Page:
FKIE lokik project enters test phase of operation
The aim of the lokik project, whose name is a shortened form of the German for “local initial crisis management”, is to create an independent communication network and a flexible picture of the situations that arise in the acute phases of disasters. Scientists from the Fraunhofer Institute for Communication, Information Processing and Ergonomics FKIE have been working to achieve this since the night in 2021 when Germany’s Ahr Valley experienced a devastating flood. In spring 2022, the institute’s researchers officially presented their project for the first time in the building of the Winzer-Verein, a wine-grower’s association located in the Ahr Valley area of Mayschoß. A lot has happened since then — both in the flood-affected areas along the Ahr river and in the lokik project.
The small village of Birresdorf, situated in the municipality of Grafschaft, has about 930 inhabitants and 150 households. Along with Mayschoß and Remagen, it is one of the partners with whom FKIE has been working intensively on this project since its beginning. “The test phase is likely to start in May and will take place in Birresdorf,” says FKIE research group leader and project manager Arne Schwarze. “We want to sound out local people to find out how lokik might benefit them in their everyday lives.” The test installations in Mayschoß and Remagen are then set to be put in place before those involved in the project take a break for the summer.
Incorporating first-hand experiences of those affected by the flood into the lokik project has been of vital importance for the scientists from the very start. Many employees at the institute, whose headquarters are in Wachtberg in the same region, were also hit hard by the July 2021 disaster. Others were involved in the relief and clean-up work for weeks and months at a time. All the findings are being incorporated into the development of the project, which has now entered its second phase.
Schwarze describes the initial situation that many places in the Ahr Valley found themselves in: “No electricity, no grid, infrastructure destroyed, connections to the outside world simply cut off”. This situation is also the point at which the lokik solution, consisting of a hardware and a software component, is designed to kick in. Hardware plays a vital role in this scenario — especially in cases where communication networks fail, as they did in the Ahr disaster — as it makes it possible to establish a self-sufficient network through which end devices can access the digital lokik situation map. Computers and mobile communication components are stored in a safe place in the community. Then, in the event of a disaster, they can be put into operation independently of external technology with their own power supply — which can take the form of anything from a standard power bank to a power generator.
Software is based on a digital map
The software is based on a digital map that shows the infrastructure of a town or city. It can be accessed via a browser on a smartphone, tablet or computer. If disaster strikes, citizens can enter a situation report indicating damage or another issue, allowing the local crisis team to quickly obtain an overview and coordinate operations more effectively.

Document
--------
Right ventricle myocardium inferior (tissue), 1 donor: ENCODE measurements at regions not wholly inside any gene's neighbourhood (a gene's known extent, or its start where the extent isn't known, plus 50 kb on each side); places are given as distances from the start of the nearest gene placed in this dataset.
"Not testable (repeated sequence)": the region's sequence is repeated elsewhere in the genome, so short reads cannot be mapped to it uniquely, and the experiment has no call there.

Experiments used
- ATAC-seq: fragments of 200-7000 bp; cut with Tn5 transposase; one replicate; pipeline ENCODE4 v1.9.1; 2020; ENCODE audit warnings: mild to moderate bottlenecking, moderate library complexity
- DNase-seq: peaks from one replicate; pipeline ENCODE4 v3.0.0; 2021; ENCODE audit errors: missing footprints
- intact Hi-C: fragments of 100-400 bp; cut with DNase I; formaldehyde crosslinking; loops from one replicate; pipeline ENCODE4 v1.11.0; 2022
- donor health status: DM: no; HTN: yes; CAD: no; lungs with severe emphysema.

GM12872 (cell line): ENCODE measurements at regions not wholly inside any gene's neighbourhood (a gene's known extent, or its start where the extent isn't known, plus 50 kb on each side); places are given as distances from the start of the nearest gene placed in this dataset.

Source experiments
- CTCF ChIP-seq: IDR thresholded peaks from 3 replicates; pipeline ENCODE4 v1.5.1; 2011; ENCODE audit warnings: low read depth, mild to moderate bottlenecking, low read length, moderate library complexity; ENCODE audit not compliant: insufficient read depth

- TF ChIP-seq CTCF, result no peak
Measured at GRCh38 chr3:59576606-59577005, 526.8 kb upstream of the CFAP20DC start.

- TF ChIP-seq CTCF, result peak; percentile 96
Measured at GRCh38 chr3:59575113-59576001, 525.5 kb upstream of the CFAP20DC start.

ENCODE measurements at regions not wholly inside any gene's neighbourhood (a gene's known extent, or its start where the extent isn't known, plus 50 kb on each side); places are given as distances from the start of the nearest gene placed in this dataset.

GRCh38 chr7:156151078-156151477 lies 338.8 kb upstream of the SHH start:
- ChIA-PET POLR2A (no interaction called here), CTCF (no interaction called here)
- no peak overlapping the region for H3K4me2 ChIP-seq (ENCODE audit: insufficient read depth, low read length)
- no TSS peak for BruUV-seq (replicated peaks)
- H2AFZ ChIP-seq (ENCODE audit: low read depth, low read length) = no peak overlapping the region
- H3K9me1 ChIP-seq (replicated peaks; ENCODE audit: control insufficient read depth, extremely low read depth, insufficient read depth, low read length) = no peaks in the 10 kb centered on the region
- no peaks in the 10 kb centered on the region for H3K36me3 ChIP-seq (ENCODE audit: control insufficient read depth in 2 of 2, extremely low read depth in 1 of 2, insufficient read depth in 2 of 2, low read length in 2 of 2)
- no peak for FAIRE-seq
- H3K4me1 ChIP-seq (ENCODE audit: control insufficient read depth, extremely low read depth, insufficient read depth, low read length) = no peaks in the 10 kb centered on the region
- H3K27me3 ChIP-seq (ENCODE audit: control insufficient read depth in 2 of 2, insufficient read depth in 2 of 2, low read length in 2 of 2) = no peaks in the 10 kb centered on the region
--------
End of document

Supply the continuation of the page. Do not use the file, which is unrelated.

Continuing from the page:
After the first round of feedback from the project partners in Birresdorf, Mayschoß and Remagen, at the end of 2022 the scientists expanded the lokik test system to include another component enabling local people to report not only issues, but also offers of support via the map. “The situation in the Ahr Valley showed that there was an enormous demand for things like drinking water, medicines, tools and vehicles,” Schwarze explains. These resources are likely to have been available somewhere in the area, but in many cases it was simply impossible to disseminate this information. Another addition has been the ability to allocate certain roles to map users. “Citizens and the local crisis team have different views of the map, for data protection reasons if nothing else,” Schwarze explains. “There is a third role that’s new: a kind of triager who checks the reported extent of damage and confirms it with the local crisis team, for example.”
During the test phase in the coming weeks, there will also be another round of feedback and more one-to-one interviews. Requirements identified during the interviews will then be sorted according to priority and incorporated into the system. In addition, lokik’s viability in practice will be put to the test during the summer as part of a large-scale exercise with Euskirchen Technical Relief Agency.
Positive responses to the project
The FKIE team has already received numerous positive responses to the project, which is set to run until September 2023. lokik has been a subject of discussion in not only TV reports on the channels ARD and WDR, but also at the conference of the Federal Office of Civil Protection and Disaster Assistance in Bonn and in several working groups of the North Rhine-Westphalia County Association. Some companies have already expressed their interest in the project as well.
Practical collaboration has been established with the German Armed Forces’ Center for Digitalization and Capability Development in the Cyber and Information Space: Starting in May, an interface with the Sitaware software — the basis for the German Armed Forces’ new command and control information system — will be developed for compatibility with lokik. Schwarze is keen to stress one particular point: “We don’t want to develop an isolated solution. With the appropriate interfaces, lokik can complement and supports other system, allowing it to deliver long-term benefits in the event of a disaster.”
Further information: www.fkie.fraunhofer.de/lokik